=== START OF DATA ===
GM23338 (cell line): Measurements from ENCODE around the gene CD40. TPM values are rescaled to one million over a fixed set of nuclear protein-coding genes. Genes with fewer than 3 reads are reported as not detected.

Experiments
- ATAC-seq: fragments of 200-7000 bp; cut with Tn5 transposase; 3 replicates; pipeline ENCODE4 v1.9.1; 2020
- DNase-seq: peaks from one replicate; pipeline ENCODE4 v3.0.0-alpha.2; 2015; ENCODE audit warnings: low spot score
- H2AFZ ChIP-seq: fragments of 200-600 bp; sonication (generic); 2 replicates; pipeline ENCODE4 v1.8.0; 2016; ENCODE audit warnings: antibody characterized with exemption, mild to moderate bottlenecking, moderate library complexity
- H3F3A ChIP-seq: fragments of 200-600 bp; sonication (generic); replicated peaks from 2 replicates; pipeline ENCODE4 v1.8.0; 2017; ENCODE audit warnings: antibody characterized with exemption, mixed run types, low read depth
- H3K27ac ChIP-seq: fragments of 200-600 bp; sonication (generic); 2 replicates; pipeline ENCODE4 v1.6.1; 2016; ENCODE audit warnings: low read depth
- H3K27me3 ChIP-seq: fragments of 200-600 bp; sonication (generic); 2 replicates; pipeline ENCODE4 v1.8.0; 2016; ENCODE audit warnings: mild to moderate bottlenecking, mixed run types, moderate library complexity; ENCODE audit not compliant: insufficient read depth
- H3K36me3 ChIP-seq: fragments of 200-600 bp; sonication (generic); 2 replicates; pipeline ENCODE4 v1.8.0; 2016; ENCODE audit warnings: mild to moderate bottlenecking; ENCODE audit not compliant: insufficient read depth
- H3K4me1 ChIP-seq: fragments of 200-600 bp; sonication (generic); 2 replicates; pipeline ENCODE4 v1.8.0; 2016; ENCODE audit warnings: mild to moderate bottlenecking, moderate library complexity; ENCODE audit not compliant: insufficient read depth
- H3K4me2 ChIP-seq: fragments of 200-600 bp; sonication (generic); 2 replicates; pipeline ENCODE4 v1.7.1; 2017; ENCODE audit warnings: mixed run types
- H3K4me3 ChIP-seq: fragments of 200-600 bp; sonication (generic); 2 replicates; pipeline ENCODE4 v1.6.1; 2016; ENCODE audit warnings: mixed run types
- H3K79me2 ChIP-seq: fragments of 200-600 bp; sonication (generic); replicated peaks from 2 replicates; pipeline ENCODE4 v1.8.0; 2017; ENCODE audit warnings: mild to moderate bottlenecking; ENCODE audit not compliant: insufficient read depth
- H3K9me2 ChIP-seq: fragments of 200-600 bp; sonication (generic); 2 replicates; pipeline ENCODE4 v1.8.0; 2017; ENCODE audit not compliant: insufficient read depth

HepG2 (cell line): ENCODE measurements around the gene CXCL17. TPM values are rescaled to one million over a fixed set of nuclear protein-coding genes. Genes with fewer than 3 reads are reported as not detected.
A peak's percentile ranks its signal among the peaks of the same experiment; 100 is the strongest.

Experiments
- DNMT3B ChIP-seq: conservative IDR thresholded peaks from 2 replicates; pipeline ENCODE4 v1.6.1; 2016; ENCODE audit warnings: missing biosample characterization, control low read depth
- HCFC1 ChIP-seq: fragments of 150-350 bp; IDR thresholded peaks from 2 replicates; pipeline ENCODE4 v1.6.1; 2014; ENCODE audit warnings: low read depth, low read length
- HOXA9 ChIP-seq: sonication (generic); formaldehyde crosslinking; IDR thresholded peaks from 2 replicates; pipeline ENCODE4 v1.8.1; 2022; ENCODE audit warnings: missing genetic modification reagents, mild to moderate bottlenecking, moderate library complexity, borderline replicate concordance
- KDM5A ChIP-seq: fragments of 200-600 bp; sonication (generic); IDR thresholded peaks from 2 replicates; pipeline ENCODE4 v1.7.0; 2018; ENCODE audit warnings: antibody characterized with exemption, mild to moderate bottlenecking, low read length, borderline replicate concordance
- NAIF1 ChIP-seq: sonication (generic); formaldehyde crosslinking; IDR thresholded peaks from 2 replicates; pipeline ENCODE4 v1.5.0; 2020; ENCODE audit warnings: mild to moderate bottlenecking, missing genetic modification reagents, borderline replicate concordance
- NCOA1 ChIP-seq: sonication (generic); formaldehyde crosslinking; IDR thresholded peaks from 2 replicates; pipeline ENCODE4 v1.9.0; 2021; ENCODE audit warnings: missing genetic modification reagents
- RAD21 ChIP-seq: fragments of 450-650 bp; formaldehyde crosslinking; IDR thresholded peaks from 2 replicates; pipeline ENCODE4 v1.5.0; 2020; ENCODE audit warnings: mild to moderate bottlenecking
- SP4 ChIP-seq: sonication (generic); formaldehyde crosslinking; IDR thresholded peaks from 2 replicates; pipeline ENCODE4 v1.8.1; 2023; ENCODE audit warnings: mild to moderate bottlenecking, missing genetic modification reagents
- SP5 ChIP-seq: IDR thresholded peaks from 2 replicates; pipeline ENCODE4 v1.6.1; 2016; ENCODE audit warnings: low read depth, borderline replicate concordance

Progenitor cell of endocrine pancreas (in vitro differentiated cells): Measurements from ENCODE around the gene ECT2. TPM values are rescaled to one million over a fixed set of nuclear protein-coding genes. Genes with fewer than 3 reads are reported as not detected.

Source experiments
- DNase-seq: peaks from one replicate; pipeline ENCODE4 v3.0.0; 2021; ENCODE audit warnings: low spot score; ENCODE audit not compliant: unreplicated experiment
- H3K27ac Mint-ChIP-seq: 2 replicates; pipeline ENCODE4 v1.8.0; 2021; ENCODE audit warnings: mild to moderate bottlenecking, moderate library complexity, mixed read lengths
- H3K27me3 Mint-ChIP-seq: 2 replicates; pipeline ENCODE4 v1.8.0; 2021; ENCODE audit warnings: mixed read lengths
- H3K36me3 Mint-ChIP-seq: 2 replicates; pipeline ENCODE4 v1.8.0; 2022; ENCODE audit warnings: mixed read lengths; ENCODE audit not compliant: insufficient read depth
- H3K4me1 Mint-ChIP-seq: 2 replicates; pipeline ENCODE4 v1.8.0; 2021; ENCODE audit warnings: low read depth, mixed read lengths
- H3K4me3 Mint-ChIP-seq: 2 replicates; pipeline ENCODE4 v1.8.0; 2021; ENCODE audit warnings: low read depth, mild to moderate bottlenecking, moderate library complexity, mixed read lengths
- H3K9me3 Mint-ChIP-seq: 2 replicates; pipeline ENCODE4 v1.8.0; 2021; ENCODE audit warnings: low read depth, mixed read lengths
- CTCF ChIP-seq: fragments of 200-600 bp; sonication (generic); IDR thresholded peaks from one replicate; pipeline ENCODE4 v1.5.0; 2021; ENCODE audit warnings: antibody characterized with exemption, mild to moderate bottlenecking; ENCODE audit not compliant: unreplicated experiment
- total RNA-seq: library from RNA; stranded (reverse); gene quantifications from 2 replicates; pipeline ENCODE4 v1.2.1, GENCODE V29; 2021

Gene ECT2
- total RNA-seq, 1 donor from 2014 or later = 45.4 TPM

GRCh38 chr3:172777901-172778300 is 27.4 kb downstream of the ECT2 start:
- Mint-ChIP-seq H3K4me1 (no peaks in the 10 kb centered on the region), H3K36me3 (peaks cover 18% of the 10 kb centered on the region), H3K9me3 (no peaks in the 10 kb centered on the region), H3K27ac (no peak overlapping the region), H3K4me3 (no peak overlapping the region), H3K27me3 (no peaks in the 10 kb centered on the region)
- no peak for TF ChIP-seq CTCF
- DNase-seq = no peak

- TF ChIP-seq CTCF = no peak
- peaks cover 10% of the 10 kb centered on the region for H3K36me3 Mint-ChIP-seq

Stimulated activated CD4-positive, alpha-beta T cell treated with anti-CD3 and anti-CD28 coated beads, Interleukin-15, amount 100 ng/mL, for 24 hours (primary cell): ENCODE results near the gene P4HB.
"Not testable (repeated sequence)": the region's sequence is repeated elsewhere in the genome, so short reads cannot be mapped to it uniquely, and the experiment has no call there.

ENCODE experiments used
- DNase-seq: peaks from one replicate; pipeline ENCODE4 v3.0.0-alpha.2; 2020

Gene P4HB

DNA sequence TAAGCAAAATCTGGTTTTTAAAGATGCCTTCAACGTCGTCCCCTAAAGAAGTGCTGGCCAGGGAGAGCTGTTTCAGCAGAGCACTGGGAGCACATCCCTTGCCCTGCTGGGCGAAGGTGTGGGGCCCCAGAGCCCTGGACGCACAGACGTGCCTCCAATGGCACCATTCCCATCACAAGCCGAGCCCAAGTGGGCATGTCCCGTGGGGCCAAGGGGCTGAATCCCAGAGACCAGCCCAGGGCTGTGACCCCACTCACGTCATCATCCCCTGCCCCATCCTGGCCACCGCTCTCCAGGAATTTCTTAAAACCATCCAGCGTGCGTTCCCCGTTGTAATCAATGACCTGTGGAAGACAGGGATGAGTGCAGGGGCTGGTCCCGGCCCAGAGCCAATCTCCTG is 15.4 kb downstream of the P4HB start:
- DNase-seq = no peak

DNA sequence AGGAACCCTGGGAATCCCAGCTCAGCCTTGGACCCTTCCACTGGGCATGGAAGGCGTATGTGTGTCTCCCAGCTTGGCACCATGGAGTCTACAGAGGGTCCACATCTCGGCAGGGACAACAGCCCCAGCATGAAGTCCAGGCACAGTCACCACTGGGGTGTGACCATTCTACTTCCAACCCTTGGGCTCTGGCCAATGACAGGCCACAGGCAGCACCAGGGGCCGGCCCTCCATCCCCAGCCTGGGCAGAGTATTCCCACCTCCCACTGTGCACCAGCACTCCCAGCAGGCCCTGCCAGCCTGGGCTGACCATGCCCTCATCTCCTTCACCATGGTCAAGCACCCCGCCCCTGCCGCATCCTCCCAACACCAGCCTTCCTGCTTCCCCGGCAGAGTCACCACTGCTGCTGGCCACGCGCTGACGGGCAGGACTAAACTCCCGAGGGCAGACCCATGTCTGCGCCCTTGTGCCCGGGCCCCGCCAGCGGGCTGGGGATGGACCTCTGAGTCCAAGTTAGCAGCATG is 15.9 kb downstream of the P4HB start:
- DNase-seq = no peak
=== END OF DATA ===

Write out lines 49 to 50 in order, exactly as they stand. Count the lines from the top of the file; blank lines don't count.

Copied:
- DNase-seq: peaks from one replicate; pipeline ENCODE4 v3.0.0-alpha.2; 2020

Gene P4HB